My current pup, actually she'll be three come August, had some "motion sickness" that made messes in her kennel early on, from either end!, but, this past season, not a one! We hunted the entire upland season, and I paired into a large kennel along with my adult female that will be approaching her "old age" actually, she's in her old age, and the two of them can travel for many a mile without problems now!

Once at my destination, if I choose to go out to dinner, or anything else, I can rest assured, that while I'm gone, just as at home, my dogs will be fine, content, and non-problematic, left in a motel/hotel room in their kennel while away!

Some folks have yet to come to this realization, that, kennel training is "mandatory"?

Other scenarios include being afield, say, it's break time, lunchtime, and you're hunting with a "multi-dog" party, of many breeds at that!

Well, rather than having conflicts among the many "charges" that are only trying to have fun," while the owner's are trying to get their second wind, relax, take a breath, a bite to eat/drink, etc. A kenneled trained dog, is the "only way to go"

I've experienced some of the saddest confrontations while in these exact scenarios! Dog's on leash at their handlers command, dogs loose, etc. and getting into hassles that wouldn't occur if each and every owner kenneled trained their dogs!

While in the field, I have yet to encounter a "major hassle" while hunting with a variety of breeds!
Pointers, retrievers, flushers, etc. I can only account for a few hassles while a bird needed to be retrieved!

That said, was due to the fact, that, none of us, have "perfectly trained" dogs!

So, the "competition" within the "hunting dog party" regardless of breed, is intense! Each and everyone of "our" dogs are out there to provide what our training and their desires aspire to! With due diligence, and positive training/control, multi-breed hunting parties can share many an enjoyable day afield!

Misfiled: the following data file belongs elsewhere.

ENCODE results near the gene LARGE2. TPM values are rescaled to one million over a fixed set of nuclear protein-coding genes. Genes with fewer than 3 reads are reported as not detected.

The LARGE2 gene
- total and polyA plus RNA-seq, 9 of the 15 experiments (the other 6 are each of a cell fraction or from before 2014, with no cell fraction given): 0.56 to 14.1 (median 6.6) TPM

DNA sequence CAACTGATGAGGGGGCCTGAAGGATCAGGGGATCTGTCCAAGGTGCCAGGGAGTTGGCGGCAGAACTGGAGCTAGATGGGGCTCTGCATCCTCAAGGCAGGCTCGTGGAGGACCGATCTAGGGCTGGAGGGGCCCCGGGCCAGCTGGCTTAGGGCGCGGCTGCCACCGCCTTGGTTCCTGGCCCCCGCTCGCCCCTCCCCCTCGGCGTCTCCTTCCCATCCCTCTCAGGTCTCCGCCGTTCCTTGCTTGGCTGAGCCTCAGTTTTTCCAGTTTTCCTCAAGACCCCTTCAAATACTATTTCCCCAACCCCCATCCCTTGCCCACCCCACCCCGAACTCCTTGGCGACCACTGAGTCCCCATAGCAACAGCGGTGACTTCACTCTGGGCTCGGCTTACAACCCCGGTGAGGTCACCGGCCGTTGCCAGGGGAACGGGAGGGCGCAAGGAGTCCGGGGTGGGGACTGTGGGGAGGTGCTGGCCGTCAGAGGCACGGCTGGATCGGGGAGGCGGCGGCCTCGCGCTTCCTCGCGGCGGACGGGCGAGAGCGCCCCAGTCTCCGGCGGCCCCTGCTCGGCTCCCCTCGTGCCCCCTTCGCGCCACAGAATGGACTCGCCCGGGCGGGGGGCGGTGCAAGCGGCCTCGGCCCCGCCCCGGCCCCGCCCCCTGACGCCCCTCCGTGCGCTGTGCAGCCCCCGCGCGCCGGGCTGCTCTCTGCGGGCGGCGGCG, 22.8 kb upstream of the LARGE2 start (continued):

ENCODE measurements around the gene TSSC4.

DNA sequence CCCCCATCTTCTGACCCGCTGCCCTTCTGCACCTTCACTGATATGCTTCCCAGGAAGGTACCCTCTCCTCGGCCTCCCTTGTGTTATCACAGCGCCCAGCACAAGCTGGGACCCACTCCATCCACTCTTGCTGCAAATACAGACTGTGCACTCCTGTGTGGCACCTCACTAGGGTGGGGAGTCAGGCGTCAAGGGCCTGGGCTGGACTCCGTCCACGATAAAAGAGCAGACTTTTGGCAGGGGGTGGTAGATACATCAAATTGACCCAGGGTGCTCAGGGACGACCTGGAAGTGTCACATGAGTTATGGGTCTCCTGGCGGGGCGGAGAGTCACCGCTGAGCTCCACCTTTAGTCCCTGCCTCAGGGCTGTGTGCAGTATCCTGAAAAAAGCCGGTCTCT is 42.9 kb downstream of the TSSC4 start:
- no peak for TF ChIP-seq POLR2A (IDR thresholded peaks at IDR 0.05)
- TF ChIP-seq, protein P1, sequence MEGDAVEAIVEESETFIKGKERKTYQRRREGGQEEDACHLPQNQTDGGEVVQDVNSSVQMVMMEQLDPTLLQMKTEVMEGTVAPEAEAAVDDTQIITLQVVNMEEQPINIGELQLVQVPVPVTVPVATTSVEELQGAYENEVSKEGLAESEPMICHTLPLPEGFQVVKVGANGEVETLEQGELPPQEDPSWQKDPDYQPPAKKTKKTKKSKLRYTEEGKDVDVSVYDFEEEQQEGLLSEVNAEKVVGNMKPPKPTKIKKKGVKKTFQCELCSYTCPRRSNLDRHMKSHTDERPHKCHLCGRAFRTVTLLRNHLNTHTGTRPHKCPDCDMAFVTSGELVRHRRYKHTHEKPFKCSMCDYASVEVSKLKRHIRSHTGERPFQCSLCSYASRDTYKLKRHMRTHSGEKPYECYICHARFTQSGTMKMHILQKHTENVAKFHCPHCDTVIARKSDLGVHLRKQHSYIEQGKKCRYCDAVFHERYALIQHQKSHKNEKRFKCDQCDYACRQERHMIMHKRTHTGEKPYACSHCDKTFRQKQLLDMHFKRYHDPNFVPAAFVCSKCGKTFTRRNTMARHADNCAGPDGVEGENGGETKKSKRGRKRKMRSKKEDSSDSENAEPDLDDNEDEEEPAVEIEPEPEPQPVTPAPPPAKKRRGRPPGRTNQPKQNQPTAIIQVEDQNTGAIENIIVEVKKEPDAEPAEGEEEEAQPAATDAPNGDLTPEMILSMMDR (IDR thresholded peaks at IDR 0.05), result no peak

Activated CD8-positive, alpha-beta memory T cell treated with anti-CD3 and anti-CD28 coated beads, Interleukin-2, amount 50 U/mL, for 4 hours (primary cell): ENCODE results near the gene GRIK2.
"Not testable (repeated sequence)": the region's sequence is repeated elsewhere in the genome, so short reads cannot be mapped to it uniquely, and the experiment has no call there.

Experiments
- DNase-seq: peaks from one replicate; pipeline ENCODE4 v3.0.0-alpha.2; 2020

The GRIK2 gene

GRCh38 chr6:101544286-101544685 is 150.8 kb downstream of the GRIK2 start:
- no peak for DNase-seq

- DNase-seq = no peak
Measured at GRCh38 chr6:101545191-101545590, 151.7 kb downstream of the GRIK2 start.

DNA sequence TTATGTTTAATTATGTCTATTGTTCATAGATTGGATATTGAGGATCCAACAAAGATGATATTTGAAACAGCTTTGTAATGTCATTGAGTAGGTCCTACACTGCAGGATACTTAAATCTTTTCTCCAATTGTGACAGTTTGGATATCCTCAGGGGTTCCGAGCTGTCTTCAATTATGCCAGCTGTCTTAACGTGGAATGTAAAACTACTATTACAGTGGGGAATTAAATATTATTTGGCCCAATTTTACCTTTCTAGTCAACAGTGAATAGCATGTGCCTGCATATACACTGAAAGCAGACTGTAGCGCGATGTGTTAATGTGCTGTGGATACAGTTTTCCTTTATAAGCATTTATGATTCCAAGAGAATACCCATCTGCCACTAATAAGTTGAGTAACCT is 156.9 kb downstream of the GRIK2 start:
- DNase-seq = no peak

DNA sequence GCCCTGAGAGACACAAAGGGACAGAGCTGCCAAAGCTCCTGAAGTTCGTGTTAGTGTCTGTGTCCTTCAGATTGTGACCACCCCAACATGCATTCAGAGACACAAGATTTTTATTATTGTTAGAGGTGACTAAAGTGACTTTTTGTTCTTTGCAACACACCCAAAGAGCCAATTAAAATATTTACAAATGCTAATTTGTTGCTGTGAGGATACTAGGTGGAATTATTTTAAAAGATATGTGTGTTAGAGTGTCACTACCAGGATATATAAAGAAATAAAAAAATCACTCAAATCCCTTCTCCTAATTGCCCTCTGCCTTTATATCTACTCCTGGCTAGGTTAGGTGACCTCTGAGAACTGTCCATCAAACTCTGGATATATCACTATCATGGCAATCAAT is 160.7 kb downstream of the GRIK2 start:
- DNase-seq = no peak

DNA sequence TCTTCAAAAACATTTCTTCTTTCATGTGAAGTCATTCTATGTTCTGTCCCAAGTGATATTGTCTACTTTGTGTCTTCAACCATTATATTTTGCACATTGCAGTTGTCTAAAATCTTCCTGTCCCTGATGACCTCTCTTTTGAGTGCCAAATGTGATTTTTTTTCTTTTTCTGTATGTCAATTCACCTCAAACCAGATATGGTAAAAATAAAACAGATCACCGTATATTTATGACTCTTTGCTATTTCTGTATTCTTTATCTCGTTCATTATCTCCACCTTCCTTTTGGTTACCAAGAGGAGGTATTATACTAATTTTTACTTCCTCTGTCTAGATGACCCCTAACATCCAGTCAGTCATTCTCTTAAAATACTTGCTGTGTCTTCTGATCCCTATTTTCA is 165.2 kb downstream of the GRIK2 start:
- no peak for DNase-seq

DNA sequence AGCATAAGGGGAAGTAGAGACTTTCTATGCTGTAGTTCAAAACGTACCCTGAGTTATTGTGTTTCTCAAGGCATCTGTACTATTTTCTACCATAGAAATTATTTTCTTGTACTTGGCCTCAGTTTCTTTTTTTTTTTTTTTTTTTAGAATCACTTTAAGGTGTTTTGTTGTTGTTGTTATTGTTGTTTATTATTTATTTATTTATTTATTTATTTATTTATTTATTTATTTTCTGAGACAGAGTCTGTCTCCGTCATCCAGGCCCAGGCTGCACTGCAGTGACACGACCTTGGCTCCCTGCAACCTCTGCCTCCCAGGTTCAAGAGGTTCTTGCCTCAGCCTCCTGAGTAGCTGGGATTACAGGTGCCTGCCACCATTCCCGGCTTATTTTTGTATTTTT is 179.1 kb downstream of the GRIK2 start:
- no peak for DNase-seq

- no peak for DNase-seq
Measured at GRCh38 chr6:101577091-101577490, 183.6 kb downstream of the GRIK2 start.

I've experienced for over 25 years now, within that, surely, there's been negative moments, but, with the effort of all concerned, fortunately, it's always been minimized, and, that's always been my goal when inviting any unknown to my party!

Bottom line, you're relating success in kennel training, "hats off to you" it's just one of the many "hunting with dogs" social elements necessary to make your days afield what you hope for!

Keep up the good work, and never be shy to ask anything around here!
 

83blazer

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I'm glad you brought this one up. It made me look back to what has happened since then, a reflection of sort. Since then I own 2 now. One for the house and one for the car. When I took the dog to the vet I would just place her in the back of the Tahoe. She was squirming, yelping, whining. A week after we went to Big BEar for the weekend and placed her in the kennel to drop her off at my sisters house to dogsit. I could not believe the difference it made. She didn't even budge. I had to ask my daughter to look back and see what she was doing. After that I went and bought another one.